Dover Wharf Condominiums
Port Dover’s first waterfront community
Located on the north shore of Lake Erie in Norfolk County, Port Dover is one of Ontario’s best kept secrets with beautiful scenery, fishing, and freshwater beaches.
As part of Port Dover’s waterfront renewal, Dover Wharf Condominiums will be sitting front and centre. The building will consist of 48 individually owned condominium apartments, storage, secure parking and private waterfront areas. It will connect the main pier to the west with the town’s Harbour Museum to the east.
A HEART-FELT STORY
The location of Dover Wharf is very significant. The Henry H. Misner Fish Plant is situated in a prime harbour location and was a major employer. The Misner family was involved in fishing since the late 1800s, and by the 1900s commercial fishing on the Great Lakes was an important regional industry. The fish plant helped to define the town and it shaped the waterfront. However, the aging plant was eventually moved to a newer facility and became obsolete.
When a young Vietnamese woman, Nicole Diec, immigrated to Canada some thirty years ago, she actually sorted, and graded, fish at the Misner fish plant. Through hard work and perseverance, Diec went on to pursue other business endeavours. Throughout her career, however, she secretly dreamed of turning the Misner Fish Plant into something greater for the town that she fell in love with.
Along with a team of architects, the Diec family were determined to pay homage to the area’s fishing roots, as well as design an iconic structure that would complement Port Dover’s eclectic downtown.
While it’s a wonderful story, the happy ending part didn’t come without struggle. Turning the former processing plant into condominiums was a long and delicate process that required years of studies and reports, as well as working closely with the people of Norfolk County to determine the best use for the property. Despite changes in the fish populations, as well as environmental concerns, technological innovations, and alterations in economic organization, fishery remains a viable industry. Built in 1970, the Henry H. Misner Fish Plant sits on two-thirds of an acre that was zoned for tourism and marine industrial purposes. With input from the Ministry of Natural Resources, the Long Point Region Conservation Authority and Norfolk County Council’s recent approval, the site is now zoned to allow for residential use.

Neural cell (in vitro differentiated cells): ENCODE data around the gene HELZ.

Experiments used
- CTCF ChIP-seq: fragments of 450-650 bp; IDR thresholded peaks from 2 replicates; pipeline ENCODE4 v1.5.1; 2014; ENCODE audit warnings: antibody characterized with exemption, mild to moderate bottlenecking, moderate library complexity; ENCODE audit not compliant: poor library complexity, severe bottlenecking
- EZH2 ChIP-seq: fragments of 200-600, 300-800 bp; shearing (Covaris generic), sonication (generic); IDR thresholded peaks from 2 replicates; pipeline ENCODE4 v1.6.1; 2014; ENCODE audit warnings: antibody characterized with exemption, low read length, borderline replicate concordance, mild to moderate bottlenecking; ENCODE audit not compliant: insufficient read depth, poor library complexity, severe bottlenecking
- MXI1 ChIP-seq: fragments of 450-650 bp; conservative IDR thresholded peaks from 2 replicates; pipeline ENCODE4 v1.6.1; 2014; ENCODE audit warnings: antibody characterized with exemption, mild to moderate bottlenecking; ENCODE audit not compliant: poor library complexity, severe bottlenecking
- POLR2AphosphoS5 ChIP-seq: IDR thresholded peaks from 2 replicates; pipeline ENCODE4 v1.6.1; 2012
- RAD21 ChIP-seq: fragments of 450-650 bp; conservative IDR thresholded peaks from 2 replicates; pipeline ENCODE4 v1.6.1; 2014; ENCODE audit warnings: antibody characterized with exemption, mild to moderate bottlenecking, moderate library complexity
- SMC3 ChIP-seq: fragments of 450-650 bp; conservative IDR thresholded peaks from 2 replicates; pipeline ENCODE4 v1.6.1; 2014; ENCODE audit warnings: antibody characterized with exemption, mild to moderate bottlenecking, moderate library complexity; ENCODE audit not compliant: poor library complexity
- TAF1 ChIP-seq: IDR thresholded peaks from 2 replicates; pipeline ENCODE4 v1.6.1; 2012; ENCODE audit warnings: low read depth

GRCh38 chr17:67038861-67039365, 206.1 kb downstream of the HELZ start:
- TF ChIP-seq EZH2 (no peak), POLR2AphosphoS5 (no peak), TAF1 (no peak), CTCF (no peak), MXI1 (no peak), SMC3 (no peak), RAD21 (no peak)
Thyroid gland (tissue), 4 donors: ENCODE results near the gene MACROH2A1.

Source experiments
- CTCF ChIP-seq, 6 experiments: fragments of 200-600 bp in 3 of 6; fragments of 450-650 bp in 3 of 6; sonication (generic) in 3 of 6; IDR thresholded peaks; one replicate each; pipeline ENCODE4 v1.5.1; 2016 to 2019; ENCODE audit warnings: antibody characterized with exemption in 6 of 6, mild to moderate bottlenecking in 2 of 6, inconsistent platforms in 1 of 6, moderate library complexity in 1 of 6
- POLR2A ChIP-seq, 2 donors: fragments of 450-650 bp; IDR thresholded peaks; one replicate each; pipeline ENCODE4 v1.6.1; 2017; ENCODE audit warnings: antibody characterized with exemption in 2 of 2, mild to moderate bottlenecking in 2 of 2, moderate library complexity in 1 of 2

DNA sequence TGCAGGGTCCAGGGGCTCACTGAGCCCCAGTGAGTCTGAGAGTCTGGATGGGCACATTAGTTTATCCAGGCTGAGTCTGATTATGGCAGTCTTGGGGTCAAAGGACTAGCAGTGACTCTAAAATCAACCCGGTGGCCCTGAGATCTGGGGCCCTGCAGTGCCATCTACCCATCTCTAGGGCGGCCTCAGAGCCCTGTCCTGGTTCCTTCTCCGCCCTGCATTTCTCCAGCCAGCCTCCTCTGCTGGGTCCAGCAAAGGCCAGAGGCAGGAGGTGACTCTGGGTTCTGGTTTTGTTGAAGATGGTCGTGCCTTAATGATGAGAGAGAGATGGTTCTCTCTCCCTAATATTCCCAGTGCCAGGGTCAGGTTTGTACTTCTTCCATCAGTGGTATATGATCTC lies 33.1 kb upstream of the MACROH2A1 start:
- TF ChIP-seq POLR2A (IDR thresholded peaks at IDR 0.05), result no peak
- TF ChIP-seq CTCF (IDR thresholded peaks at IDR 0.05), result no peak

If Diec’s story has taught us one thing, it’s to be tenacious and to pursue your dreams. Residents of this 48-unit building will have exclusive access to the waterfront terrace. Individual suites include nine-foot ceilings, energy efficient heating and cooling systems, and luxury features and finishes. Prices start from the $300,000s.
Site preparation is now well underway, which includes the installation of support pilings down to the bedrock, and construction of a new sea wall. Dover Wharf is the only waterfront condominium project in Port Dover – there’s nothing else like it.
519.426.6007 / doverwharf.com